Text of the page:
Economic shocks predict increases in child wasting prevalence

  • Research
  • Article
  • Scientific Publication/Journal article
  • COVID-19 Pandemic
  • Economic
  • Food Insecurity
  • Health
  • Nutrition
  • Other Crises
  • Social Support and Protection
2022-04-20
Article on the impact of severe negative economic shock on child acute malnutrition (wasting), a major risk factor for under-5 mortality. In low- and middle-income countries (LMICs) macroeconomic volatility is common, and severe negative economic shocks can substantially increase poverty and food insecurity. Less well understood are the implications of these contractions for child wasting. This study explores the nutritional impacts of economic growth shocks over 1990–2018 by linking wasting outcomes collected for 1.256 million children from 52 countries to lagged annual changes in economic growth. Estimates suggest that a 10% annual decline in national income increases moderate/severe wasting prevalence by 14.4–17.8%. An exploration of possible mechanisms suggests negative economic shocks may increase risks of inadequate dietary diversity among children. Applying these results to the latest economic growth estimates for 2020 suggests that COVID-19 could put an additional 9.4 million preschoolers at risk of wasting, net of the effects of preventative policy actions. View Source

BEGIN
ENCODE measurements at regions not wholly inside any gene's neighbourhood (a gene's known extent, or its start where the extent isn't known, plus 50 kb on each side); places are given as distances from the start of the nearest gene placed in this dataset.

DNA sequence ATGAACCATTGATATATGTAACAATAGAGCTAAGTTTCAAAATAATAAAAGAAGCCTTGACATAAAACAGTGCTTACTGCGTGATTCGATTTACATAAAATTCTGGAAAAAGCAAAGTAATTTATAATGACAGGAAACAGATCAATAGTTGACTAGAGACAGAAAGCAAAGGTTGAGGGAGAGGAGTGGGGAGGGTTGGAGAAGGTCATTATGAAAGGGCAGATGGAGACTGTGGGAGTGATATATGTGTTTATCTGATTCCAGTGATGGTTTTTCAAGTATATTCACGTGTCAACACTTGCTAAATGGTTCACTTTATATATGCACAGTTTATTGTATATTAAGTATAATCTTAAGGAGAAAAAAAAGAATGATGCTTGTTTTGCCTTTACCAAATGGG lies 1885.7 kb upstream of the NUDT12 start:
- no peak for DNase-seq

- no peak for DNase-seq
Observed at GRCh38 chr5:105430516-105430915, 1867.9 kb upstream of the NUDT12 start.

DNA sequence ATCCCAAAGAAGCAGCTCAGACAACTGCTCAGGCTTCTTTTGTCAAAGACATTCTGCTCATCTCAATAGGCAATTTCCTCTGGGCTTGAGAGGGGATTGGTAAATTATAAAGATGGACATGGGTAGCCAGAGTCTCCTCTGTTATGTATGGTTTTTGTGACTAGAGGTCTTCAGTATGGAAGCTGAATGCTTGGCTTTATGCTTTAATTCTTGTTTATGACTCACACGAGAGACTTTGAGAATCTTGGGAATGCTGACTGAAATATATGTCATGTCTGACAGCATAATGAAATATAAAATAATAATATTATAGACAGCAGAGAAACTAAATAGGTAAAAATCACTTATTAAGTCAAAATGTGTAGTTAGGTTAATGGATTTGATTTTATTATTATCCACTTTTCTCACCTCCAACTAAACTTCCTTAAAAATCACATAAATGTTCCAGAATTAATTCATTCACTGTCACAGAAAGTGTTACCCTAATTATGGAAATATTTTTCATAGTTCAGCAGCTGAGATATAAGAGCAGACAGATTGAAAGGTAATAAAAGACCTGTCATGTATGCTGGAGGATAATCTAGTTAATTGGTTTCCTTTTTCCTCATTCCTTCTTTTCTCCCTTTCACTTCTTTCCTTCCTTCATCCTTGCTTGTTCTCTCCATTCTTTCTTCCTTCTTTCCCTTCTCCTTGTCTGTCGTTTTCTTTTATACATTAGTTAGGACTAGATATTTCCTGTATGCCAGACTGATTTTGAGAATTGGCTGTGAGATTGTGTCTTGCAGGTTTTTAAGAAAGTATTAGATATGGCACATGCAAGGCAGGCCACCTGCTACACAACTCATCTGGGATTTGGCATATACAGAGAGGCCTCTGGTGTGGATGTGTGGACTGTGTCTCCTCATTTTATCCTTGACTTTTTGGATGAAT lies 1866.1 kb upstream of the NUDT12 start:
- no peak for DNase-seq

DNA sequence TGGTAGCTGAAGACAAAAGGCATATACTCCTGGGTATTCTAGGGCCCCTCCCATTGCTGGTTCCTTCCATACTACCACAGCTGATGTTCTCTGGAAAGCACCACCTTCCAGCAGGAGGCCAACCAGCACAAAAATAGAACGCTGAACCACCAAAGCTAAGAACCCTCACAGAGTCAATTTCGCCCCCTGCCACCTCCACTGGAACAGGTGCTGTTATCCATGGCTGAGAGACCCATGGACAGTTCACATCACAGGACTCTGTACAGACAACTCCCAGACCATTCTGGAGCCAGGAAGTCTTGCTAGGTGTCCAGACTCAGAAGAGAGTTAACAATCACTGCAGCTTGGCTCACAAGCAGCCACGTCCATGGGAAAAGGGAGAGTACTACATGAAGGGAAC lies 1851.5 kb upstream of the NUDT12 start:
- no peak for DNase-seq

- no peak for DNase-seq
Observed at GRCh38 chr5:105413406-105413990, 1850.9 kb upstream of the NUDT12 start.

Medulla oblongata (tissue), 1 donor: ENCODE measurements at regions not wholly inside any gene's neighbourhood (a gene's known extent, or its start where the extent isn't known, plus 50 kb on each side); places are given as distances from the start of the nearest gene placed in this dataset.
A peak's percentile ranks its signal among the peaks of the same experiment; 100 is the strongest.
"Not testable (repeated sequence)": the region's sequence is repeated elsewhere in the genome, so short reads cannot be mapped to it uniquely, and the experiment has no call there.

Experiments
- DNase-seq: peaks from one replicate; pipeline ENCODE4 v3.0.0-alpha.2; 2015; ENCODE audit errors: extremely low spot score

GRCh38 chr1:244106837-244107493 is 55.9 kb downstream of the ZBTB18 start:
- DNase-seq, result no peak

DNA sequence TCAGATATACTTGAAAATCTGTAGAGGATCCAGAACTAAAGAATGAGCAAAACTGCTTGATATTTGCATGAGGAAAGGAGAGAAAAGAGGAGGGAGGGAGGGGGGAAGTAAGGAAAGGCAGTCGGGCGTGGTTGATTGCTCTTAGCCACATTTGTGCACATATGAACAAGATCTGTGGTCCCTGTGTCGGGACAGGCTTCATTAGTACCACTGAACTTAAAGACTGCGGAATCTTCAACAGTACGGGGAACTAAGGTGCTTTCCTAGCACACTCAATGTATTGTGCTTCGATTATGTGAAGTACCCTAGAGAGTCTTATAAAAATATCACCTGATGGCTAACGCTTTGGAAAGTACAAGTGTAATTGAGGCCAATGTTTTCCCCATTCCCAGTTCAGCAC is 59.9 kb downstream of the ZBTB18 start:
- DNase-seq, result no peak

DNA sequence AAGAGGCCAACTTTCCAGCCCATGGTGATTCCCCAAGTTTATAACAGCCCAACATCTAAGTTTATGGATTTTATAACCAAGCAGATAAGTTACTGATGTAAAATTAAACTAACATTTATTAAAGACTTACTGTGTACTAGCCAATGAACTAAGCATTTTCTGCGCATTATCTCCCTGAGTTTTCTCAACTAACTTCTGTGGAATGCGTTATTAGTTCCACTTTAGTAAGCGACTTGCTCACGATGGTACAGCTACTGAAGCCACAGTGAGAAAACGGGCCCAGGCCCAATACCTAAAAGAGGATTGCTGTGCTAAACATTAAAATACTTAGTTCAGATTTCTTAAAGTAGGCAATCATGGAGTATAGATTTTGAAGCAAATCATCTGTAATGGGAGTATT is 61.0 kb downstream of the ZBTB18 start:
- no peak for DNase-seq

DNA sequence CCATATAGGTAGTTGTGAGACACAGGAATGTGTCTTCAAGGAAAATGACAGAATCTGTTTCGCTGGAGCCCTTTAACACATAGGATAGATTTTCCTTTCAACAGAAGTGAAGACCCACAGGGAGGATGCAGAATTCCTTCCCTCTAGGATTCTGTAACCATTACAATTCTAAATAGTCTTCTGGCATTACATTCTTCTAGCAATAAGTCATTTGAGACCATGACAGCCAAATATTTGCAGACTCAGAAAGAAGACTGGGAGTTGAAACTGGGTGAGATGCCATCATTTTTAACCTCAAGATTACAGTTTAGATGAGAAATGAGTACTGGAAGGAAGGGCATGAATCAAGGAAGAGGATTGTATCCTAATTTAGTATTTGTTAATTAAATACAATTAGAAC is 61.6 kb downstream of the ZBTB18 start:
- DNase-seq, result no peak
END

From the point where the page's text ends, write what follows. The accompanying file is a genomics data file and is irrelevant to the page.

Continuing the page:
Assessing and mitigating the impact of shocks on food security and nutrition in the Asia Pacific region: Lessons from the COVID-19 response for informing the Global Food Crisis response

  • Policy